No matter attempt 3: Doing a manual install on 2 new Virtual machines mainly following this tutorial: huzzah I have a cluster. Using Node-Port I can now access the containers outside of the cluster. But one of the advantages Kubernetes has is the service orchestration and auto scaling and load-balancing of the services. If I wanted a web-gui for docker there are plenty of better ways of going about that. When trying to create a load-balancer I ran into all sorts of crazy issues with sometimes the container not starting, not getting the correct port and more importantly no external IP. This is because Kubernetes really wants to be deployed in a cloud environment either AWS,Google-Cloud, or if on prem something like Openstack.

So 4th and final attempt: When seraching around the net for information about deploying Kubernetes was a company called Rancher. When I first found them my reaction was, "oh no not another deployment tool I do not want another tool to learn and configure to get working", I just want a small Kubernetes cluster. But I went back and had a look and gave it a try (It helped I found there main getting started documentation that was missing on their homepage)

The install was simple. On a machine that not part of the cluster, install docker and run their server conatiner and on the host you want to manage do the same but use a command the server gives you that points the new hosts to the rancher server. Joys! A simple tool to manage deployments. Rancher can deploy more than Kubernetes, it can deploy a mesos kafaka a Docker swarm cluster.

Now I have a working Cluster setup can I get it to expose on to my local lan so I can use a service outside of the physical host. I Ran through the example GusetBook example on Kubernetes repo ( with a small change to the frontend-service.yaml changing type: NodePort to type: LoadBalancer After a deploying it to the cluster and a quick cup of tea later I can see that all the containers are working and the service has a exernal ip that matches the host lan ip, yay! When I connect to it does it work? NO why is nothing simple after digging around some forums and slack channels I found the issue was that rancher does all the networking outside of the container using a ton of IPTABLE Rules so I could use the IP from inside the host the container was on but not outside of the host, very strange. I walked through the rules and found that it was not using the external interface, so some simple rules later to forward traffic from the external interface to the internal docker interface and huzzah! a working external service.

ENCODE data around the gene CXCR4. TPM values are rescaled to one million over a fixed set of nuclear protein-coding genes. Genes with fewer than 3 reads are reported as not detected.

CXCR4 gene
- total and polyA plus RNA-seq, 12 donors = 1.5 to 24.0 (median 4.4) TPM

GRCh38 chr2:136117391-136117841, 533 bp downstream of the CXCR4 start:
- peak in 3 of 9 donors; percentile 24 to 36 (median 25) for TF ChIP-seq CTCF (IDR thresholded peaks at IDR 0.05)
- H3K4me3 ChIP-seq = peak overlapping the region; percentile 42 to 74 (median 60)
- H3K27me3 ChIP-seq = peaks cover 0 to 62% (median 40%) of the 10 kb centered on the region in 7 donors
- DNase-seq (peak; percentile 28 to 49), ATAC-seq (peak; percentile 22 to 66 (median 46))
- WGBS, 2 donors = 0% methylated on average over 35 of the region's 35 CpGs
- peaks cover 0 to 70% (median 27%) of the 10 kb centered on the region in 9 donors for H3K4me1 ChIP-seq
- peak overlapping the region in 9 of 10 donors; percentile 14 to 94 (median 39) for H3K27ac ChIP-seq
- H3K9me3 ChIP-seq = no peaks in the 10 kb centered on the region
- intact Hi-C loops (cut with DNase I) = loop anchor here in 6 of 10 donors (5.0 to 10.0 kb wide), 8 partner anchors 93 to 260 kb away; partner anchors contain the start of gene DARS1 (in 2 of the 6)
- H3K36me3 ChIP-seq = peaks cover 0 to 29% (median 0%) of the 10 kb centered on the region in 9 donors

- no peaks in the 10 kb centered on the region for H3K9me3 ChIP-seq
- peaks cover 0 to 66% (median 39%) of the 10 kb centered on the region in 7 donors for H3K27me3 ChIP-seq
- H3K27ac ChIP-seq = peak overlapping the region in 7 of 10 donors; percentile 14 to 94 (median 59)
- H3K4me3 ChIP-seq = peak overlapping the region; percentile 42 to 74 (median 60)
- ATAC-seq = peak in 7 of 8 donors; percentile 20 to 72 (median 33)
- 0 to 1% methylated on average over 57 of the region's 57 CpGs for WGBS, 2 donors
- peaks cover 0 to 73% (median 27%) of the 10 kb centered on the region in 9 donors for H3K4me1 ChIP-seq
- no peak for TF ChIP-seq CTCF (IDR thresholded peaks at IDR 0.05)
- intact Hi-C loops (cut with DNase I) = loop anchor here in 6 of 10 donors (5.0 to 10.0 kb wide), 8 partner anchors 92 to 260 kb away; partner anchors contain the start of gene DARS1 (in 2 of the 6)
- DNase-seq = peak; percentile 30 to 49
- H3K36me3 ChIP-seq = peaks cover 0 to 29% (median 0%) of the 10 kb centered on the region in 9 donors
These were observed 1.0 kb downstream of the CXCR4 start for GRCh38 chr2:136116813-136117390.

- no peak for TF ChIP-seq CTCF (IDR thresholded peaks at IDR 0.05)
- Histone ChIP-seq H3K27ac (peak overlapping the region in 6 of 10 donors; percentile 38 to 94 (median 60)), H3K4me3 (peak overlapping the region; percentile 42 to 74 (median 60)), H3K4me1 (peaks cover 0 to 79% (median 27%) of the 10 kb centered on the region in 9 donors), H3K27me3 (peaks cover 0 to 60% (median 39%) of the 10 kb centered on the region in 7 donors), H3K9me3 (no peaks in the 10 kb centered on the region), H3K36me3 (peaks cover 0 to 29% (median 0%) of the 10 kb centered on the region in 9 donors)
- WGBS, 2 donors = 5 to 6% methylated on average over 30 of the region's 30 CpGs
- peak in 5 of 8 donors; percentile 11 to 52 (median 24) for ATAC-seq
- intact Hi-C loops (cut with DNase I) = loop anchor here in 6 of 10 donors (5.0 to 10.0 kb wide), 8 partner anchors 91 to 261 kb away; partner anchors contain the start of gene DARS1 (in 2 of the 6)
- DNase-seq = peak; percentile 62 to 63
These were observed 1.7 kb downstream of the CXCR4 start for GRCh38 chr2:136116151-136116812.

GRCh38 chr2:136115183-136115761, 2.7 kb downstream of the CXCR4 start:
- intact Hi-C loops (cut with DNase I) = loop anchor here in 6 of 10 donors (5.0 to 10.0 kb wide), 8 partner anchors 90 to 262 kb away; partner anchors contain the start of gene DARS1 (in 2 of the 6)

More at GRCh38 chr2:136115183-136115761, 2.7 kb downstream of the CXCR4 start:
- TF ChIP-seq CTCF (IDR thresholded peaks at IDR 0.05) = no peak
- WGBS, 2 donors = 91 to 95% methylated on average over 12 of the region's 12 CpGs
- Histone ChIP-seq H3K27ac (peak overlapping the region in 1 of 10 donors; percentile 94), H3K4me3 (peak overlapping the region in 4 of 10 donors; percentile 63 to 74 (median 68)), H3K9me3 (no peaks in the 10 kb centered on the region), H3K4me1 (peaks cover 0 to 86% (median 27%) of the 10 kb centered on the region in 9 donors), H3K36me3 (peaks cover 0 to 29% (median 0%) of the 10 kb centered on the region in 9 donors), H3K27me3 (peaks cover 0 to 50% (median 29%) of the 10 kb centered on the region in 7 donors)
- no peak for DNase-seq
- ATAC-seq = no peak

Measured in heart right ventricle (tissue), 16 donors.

For note here are the 2 rules, your interfaces may be different

sudo apt-get install iptables-persistent; \
sudo iptables -A FORWARD -i docker0 -o ens3 -j ACCEPT ; \
sudo iptables -A FORWARD -i ens3 -o docker0 -j ACCEPT; \
sudo dpkg-reconfigure iptables-persistent

So 4 attempts over a week I now have a cluster, Next who knows but its nice I have some it ready to deploy some containers on in the future.

Other Services

Along with the 2 clusters on the system I also spent some time migrating some of the other services around. An old gitlab virtual machine was retired so I can moved gitlab to a new container running on a single virtual machine where most of the other services are running. This also includes the rancher server that is managing the Kubernetes Cluster.

On this VM I also have a rocket chat instance and playing around with some project management tools things like phabricator or This brings the container count on this server upto 11. To manage these containers services I added portainer running in a container

The resulting of all theses virtual machines and containers my infrastructure and my mind looks more like this animation

Lets Monitor all of this

My monitoring setup is rather simple, I am using Prometheus Database with metric scraping service. This scrapes metrics from all the node exporters that are installed on each of the virtual machines in the cluster. Extra metrics are provided by Kubernetes and a cAdvisor docker container sitting on the Service virtual machine

With the metrics collected we need to visualise them, this is where Grafana dashboard server comes in. Connecting it up with Prometheus and using some pre-made dashboards that you can find on their site I can make some very useful graphs which you can see below.



The final part is with all the services created I really do not want to remember all the IP and port combinations. So I created a little portal that has some core dials from the monitoring server, links to all the services on my network and for that extra portal goodness a feed from hacker news.